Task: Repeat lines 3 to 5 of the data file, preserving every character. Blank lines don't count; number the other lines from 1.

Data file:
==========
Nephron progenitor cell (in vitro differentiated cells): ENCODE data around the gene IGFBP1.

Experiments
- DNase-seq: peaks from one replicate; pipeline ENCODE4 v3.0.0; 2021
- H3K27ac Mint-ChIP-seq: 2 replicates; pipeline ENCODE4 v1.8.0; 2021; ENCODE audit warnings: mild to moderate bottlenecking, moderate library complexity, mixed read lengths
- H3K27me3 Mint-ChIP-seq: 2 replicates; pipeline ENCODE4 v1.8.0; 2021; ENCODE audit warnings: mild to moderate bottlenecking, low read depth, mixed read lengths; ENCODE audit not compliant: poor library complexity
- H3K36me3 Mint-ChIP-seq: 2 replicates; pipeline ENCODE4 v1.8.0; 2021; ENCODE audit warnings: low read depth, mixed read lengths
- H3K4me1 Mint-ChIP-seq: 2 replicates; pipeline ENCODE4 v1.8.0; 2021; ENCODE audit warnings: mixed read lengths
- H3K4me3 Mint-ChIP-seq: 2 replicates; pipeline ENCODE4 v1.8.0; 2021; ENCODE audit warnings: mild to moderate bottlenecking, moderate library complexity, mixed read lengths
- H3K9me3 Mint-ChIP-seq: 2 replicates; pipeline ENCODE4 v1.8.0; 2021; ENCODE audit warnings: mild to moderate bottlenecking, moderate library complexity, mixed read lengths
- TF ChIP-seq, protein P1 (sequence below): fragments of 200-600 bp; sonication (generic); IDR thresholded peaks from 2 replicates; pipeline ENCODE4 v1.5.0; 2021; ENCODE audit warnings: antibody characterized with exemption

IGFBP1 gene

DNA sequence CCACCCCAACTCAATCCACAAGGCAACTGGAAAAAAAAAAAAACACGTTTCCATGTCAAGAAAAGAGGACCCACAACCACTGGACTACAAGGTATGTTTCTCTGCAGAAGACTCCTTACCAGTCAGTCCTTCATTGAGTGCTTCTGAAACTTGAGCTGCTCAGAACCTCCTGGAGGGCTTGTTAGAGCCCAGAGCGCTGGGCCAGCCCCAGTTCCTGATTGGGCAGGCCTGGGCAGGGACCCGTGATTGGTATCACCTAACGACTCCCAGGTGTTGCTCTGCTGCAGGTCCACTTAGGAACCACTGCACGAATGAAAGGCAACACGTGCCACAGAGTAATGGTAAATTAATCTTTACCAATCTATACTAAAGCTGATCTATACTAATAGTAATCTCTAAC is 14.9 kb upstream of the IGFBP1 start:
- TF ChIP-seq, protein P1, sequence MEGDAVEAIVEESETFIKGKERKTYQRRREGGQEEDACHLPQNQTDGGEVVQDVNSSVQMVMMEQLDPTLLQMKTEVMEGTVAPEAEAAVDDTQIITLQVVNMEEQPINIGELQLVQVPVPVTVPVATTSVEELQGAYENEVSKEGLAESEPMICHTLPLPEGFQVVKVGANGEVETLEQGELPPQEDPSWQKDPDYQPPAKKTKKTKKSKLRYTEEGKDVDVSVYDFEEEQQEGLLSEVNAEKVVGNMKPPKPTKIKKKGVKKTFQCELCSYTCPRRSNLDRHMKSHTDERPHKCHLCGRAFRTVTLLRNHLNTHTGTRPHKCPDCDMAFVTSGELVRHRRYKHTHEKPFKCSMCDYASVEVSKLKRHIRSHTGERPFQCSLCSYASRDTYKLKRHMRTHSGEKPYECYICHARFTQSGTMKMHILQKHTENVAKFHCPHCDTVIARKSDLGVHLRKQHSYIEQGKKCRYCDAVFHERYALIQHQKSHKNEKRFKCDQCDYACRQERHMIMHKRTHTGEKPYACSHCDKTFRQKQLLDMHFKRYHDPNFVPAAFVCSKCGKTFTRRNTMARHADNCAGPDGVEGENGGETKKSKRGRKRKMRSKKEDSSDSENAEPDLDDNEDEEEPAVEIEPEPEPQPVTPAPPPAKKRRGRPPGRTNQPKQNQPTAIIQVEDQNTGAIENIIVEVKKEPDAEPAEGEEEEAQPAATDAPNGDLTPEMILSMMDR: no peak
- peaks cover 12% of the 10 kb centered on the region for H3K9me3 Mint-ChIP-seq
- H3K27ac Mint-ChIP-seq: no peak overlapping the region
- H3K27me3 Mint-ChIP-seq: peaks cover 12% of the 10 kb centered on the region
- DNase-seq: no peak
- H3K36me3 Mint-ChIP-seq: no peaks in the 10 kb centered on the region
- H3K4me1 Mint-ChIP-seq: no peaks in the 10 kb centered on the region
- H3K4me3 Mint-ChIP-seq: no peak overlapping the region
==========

- DNase-seq: peaks from one replicate; pipeline ENCODE4 v3.0.0; 2021
- H3K27ac Mint-ChIP-seq: 2 replicates; pipeline ENCODE4 v1.8.0; 2021; ENCODE audit warnings: mild to moderate bottlenecking, moderate library complexity, mixed read lengths
- H3K27me3 Mint-ChIP-seq: 2 replicates; pipeline ENCODE4 v1.8.0; 2021; ENCODE audit warnings: mild to moderate bottlenecking, low read depth, mixed read lengths; ENCODE audit not compliant: poor library complexity